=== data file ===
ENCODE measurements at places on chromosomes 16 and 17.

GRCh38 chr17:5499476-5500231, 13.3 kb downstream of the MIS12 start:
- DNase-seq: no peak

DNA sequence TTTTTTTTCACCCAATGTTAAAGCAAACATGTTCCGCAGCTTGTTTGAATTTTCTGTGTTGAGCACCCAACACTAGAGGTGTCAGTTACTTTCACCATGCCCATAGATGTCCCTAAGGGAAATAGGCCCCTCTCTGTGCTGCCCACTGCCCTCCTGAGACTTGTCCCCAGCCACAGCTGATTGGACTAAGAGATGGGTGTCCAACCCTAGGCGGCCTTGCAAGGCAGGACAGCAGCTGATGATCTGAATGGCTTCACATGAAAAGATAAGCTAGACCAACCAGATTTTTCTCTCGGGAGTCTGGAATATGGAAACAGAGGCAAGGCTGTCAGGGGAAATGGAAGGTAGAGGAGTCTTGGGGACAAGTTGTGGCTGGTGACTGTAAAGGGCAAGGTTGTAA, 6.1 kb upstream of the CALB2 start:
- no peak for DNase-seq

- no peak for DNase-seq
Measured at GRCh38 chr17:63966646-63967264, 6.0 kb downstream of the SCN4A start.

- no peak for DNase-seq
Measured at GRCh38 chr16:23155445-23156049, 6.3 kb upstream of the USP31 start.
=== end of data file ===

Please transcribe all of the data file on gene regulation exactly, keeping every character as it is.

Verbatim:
ENCODE measurements at places on chromosomes 16 and 17.

GRCh38 chr17:5499476-5500231, 13.3 kb downstream of the MIS12 start:
- DNase-seq: no peak

DNA sequence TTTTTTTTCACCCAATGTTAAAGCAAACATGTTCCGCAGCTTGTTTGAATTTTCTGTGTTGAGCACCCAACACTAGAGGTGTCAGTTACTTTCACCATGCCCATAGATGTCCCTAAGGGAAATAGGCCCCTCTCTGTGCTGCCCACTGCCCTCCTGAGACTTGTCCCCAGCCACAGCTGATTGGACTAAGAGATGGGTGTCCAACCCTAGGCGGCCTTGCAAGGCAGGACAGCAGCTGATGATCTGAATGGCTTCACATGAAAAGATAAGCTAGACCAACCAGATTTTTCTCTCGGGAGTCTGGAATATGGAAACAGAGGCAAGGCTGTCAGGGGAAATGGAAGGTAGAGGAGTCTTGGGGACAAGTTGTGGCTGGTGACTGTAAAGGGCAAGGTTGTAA, 6.1 kb upstream of the CALB2 start:
- no peak for DNase-seq

- no peak for DNase-seq
Measured at GRCh38 chr17:63966646-63967264, 6.0 kb downstream of the SCN4A start.

- no peak for DNase-seq
Measured at GRCh38 chr16:23155445-23156049, 6.3 kb upstream of the USP31 start.